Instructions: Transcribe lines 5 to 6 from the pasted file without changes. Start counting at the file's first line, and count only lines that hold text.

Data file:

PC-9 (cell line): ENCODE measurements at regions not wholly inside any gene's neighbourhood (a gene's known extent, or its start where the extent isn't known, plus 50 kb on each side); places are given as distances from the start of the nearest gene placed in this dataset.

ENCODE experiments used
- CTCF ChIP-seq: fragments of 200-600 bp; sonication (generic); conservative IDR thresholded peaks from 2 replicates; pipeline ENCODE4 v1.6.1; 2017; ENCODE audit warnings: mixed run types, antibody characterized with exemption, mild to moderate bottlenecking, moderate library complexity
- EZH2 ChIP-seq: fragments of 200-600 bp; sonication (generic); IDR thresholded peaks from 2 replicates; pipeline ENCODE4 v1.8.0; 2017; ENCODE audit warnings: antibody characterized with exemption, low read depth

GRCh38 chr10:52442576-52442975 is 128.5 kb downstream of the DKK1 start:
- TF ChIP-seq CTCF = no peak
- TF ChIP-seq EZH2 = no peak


GRCh38 chr10:52442576-52442975 is 128.5 kb downstream of the DKK1 start:
- TF ChIP-seq CTCF = no peak